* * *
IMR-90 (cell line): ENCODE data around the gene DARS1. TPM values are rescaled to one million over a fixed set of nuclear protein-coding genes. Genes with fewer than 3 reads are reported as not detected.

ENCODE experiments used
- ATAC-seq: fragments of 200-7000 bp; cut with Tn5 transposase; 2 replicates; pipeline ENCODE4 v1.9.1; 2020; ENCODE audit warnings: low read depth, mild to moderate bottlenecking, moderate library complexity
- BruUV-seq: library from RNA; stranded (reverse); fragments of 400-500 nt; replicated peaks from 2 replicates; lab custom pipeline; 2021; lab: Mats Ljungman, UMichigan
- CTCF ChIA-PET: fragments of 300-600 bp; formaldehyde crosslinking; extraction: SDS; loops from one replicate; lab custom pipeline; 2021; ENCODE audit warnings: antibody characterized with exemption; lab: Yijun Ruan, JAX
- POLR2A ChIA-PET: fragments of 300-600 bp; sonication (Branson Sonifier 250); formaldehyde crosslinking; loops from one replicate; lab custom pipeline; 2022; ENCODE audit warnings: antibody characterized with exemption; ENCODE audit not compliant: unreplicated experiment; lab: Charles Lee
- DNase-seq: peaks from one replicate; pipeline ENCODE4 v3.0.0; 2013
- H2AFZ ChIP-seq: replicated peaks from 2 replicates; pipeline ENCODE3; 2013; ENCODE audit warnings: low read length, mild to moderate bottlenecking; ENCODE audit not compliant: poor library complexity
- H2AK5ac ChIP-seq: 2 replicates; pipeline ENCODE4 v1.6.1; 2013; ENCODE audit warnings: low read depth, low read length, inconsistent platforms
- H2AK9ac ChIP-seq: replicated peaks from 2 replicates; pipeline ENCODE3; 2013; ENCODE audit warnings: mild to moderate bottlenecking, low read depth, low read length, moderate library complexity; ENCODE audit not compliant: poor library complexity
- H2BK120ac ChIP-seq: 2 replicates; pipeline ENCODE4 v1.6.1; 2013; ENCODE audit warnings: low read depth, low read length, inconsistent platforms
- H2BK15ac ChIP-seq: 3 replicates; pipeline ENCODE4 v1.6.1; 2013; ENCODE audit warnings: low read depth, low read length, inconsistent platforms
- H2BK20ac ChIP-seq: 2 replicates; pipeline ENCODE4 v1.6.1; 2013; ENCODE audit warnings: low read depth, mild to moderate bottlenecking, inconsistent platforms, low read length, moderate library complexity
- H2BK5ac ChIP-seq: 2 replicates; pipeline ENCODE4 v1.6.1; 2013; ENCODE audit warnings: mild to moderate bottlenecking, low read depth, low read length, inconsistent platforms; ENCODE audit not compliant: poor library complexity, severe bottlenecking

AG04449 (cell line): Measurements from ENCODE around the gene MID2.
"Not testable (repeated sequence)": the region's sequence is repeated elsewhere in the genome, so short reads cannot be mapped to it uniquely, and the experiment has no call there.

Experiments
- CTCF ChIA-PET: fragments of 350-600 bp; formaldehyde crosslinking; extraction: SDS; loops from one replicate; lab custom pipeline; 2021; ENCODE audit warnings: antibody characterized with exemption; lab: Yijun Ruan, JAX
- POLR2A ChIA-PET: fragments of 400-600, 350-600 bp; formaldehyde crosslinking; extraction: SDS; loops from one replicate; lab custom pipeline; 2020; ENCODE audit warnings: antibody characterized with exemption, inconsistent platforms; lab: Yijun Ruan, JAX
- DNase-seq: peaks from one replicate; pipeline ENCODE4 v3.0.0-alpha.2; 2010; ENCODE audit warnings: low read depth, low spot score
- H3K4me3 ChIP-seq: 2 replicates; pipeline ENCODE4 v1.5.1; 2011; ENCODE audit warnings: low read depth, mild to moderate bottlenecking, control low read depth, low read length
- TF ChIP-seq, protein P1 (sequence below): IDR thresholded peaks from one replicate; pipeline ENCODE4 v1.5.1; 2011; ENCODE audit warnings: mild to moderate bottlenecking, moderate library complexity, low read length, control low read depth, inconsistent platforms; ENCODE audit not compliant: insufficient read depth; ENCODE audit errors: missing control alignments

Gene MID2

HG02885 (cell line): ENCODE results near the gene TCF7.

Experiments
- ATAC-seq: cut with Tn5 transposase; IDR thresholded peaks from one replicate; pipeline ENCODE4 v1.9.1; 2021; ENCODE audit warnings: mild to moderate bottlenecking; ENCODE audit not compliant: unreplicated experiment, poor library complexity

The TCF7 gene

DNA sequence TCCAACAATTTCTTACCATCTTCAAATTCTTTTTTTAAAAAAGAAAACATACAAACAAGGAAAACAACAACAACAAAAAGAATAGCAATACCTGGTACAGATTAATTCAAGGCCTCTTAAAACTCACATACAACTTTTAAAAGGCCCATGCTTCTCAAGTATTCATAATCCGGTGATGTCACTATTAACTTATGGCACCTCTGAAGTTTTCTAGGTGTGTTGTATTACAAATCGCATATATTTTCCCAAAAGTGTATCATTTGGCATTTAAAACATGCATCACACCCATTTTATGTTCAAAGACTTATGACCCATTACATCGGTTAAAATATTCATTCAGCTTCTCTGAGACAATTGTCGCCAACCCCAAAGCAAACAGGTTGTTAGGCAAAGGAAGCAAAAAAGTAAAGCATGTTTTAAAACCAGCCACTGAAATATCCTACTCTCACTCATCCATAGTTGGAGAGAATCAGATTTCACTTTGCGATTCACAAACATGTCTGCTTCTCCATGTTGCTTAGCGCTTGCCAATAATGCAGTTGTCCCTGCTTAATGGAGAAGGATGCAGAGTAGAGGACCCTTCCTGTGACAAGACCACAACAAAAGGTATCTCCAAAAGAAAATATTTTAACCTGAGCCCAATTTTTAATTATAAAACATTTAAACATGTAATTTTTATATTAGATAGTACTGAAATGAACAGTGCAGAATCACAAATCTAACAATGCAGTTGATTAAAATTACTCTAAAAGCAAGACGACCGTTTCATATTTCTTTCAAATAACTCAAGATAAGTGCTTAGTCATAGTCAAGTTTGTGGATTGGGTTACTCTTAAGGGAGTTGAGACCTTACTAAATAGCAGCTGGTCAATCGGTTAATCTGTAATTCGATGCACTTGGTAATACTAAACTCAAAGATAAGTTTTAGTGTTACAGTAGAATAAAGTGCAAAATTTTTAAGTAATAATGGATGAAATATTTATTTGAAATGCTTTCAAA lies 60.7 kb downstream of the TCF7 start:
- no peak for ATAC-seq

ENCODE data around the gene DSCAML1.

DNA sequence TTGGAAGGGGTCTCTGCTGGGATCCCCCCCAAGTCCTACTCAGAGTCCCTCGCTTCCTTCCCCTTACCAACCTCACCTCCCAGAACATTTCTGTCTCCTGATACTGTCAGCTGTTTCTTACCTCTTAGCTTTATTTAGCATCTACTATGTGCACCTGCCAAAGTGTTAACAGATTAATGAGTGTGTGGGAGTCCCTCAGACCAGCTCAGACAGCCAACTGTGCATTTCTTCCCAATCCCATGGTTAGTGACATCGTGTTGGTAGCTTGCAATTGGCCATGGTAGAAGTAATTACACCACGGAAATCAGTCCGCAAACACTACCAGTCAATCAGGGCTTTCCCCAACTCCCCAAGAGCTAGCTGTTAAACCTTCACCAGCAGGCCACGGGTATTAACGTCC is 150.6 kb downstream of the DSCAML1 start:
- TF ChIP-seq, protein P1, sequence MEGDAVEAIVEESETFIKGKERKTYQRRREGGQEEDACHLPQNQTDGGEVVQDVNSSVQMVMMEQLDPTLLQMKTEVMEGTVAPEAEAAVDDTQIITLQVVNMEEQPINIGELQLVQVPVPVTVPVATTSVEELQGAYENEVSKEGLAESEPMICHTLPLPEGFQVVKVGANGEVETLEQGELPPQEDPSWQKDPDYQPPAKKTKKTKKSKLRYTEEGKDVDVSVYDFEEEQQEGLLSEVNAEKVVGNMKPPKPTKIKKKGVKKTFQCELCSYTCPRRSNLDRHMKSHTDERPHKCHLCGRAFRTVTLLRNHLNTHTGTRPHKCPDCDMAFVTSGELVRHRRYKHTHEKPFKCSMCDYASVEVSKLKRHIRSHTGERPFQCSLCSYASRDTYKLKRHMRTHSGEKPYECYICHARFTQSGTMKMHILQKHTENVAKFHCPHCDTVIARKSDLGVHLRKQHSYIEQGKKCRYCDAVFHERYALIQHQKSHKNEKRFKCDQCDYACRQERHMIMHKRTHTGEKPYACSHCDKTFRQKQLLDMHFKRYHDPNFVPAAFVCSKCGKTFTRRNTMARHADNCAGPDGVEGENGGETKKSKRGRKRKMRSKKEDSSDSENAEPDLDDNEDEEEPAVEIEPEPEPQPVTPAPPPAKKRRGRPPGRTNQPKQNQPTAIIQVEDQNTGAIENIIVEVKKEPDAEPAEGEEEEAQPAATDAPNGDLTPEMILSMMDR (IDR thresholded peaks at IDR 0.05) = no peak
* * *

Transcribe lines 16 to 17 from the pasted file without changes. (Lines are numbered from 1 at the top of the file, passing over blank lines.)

"Not testable (repeated sequence)": the region's sequence is repeated elsewhere in the genome, so short reads cannot be mapped to it uniquely, and the experiment has no call there.

Experiments